Bonnie asks a good (and loaded) question here:
How could I bring the podcasts onto the team blog?
Well, a few of you noticed that I tried to test a podcast through my blog/feed the other day. I did that to help Bonnie from HVWP to do a podcast for her tech team. Then, Karen challenged her to write up what she did here. Hooray, Bonnie!
I think that what her experience shows is that there are multiple (sometimes overlapping, sometimes conflicting) ways in which we can post podcasts. And, the technical fact of the matter is that you will get a podcast up doing any one of them.
However, the aspect of this that I am interested in is the critical/rhetorical one. Does it matter where we post our podcasts? What service we use? Whether it is on Archive.org or through a site like Odeo? How does that change the “instructions,” especially if you hit a snag? How does it change our understandings of what a podcast is and what it does?
We have struggled with this issue of creating tech guides at RCWP for a long time. I have often been asked to write “how to” guides, and I have only done one. Why? Because the set of instructions that I wrote was out-of-date by the time I did the workshop that night due to a technical change in the site we were using. Sigh… My “how to” guides are usually very fluid and, as of lately, always on a wiki so people in the workshop can help me co-construct the guide as we go along. Here is the pre-NWP trip guide.
To me, learning to be digitally literate is not only about the technical aspects, but about knowing enough to troubleshoot along the way (perhaps choosing a different hosting site because the one you want isn’t working at the time you want to post the podcast) and think about the critical/rhetorical aspects of that choice. Does it matter, for instance, that I post something on Archive.org or Odeo? In a technical sense, no, because the podcast will be delivered if you create the enclosure in your blog post.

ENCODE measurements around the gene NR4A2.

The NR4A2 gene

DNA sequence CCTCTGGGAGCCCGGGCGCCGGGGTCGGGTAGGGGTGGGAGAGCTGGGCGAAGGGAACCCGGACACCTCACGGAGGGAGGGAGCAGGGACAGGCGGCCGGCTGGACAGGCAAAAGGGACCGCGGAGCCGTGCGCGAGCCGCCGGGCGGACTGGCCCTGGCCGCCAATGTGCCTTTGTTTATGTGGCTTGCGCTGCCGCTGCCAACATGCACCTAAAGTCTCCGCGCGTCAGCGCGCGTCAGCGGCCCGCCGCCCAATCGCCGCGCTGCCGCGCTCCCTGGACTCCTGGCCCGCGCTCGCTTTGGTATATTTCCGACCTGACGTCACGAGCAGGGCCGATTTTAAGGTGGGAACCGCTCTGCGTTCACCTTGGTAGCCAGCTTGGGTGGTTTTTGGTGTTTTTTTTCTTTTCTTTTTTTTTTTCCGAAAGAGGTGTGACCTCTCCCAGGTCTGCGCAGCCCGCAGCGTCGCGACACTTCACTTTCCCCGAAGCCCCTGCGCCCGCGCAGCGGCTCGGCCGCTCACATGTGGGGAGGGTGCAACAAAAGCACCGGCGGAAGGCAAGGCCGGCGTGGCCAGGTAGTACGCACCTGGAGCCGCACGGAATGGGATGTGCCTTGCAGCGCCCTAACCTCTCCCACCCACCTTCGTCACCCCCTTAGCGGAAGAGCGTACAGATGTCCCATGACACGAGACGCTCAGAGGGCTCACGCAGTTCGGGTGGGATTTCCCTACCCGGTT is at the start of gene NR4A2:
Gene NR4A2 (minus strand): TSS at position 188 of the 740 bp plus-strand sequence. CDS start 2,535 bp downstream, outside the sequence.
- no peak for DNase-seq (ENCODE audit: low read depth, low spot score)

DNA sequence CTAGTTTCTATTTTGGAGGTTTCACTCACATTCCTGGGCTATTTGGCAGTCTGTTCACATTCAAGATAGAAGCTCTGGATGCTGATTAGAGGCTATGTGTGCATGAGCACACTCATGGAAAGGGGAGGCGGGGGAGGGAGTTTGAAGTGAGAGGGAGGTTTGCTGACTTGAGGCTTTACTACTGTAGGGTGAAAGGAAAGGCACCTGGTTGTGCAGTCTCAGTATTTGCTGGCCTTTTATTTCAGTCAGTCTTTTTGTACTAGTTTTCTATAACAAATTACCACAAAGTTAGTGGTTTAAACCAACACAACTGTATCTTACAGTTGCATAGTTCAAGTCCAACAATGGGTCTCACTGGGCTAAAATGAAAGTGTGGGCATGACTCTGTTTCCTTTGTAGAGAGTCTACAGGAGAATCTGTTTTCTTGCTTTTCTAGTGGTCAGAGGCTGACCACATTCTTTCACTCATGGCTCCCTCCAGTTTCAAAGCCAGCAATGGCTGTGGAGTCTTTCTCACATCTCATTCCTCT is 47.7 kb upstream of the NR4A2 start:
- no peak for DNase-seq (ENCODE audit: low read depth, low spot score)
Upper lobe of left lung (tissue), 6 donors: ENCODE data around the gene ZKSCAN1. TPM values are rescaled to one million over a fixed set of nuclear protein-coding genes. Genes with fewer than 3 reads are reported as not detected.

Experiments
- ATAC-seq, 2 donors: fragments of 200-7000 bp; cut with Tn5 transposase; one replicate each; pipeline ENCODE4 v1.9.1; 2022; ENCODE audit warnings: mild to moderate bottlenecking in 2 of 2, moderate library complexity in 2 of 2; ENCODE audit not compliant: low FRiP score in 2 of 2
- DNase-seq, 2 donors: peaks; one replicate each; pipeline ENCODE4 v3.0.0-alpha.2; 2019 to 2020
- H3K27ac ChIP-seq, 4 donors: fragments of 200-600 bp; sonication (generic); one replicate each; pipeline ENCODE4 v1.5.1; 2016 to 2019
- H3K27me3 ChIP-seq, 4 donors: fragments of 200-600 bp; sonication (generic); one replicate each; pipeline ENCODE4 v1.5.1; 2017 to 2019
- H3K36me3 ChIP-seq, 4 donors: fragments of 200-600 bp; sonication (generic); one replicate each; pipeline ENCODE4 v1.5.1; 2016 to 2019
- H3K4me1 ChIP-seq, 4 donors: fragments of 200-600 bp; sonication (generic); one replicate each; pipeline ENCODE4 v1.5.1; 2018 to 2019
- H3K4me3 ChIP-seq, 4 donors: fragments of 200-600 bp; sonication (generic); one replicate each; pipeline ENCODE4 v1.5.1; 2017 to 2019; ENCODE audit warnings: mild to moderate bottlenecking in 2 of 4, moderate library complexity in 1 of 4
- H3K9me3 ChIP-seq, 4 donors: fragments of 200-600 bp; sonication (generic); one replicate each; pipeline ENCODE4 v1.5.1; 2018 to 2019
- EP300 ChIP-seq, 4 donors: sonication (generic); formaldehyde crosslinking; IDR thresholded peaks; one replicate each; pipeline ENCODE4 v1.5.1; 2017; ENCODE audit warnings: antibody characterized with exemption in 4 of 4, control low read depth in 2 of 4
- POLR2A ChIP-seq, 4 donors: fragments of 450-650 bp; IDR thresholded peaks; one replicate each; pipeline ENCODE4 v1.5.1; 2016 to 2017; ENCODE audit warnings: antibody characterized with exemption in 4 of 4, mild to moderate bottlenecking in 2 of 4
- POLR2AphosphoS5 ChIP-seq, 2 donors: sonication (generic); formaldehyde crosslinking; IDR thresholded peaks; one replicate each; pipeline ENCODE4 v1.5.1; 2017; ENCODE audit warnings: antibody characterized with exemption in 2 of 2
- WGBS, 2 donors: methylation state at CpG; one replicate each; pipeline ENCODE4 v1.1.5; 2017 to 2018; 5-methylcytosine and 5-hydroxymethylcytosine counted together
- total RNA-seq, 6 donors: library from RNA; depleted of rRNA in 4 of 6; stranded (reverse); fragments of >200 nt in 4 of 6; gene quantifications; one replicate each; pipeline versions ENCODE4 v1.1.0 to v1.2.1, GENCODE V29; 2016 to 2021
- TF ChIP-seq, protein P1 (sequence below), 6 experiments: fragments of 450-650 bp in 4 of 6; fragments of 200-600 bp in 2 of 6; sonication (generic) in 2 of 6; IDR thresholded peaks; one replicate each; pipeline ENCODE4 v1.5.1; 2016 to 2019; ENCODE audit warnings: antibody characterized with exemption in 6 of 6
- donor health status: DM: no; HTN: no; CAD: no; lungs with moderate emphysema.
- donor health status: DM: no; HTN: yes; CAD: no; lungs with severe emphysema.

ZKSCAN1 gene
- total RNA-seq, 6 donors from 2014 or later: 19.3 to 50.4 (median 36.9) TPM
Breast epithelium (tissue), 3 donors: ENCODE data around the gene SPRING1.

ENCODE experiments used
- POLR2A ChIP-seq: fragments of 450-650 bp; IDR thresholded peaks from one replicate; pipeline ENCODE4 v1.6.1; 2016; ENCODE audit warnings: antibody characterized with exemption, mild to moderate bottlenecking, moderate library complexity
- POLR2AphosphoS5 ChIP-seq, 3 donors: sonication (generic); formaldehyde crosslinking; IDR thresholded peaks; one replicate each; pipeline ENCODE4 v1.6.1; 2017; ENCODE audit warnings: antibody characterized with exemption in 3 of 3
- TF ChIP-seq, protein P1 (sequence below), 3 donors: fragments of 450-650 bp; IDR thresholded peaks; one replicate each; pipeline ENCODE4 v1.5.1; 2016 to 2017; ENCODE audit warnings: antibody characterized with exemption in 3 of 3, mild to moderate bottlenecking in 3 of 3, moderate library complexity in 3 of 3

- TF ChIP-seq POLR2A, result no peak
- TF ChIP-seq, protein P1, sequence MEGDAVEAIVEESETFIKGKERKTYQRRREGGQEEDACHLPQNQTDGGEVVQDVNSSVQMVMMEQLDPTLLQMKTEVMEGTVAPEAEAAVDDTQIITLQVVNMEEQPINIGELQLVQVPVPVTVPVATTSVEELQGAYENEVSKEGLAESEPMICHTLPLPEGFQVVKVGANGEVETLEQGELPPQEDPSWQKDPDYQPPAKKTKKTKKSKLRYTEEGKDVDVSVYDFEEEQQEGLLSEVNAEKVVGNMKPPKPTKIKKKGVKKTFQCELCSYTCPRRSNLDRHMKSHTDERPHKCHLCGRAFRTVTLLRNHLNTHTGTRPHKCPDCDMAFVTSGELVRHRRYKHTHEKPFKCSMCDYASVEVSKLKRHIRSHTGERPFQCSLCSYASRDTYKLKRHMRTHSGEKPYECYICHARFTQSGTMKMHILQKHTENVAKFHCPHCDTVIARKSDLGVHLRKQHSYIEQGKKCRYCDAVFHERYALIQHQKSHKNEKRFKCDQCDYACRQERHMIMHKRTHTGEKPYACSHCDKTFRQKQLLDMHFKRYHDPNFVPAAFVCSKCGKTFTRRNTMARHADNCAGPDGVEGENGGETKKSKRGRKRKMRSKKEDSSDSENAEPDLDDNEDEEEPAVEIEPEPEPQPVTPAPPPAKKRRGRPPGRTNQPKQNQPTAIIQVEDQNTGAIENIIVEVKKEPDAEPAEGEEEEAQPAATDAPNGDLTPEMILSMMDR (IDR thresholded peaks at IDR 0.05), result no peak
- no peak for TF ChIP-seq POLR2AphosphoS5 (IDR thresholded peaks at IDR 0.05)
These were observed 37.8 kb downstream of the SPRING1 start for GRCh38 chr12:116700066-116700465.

However, I think that there is more to it and would answer, yes, it does matter, because the type of license that you can choose for copyright on these sites is different. How the file gets saved (and perhaps streamed) is different, and you need to know where to get the permanent URL if you really want it to be a podcast that is downloadable. Whether and how you “own” your podcast is based on where it is stored, from a critical and rhetorical sense, an important issue. Thus, any “how to” guide that we create has to be tempered with these discussions.
This is not to say that what Bonnie has produced isn’t valuable, because it is for her, her tech team, the TL network, and other readers of her blog. Like the RCWP TCs who created some podcasting instructions a few months ago, these guides are important for our own learning about the technical aspects of posting a podcast. And, despite the many, many help guides that are out there, figuring it out with one-to-one help is always useful. Moreover, we know that these guides will change over time, and it is important that we understand what little changes in the overall process will do to that process.
I just want us to remember that there are a number of choices that we make in any act of digital writing, and many of them have ethical considerations that we should keep in mind as we do it. Thanks again to Bonnie for helping me think through some of these issues this week.
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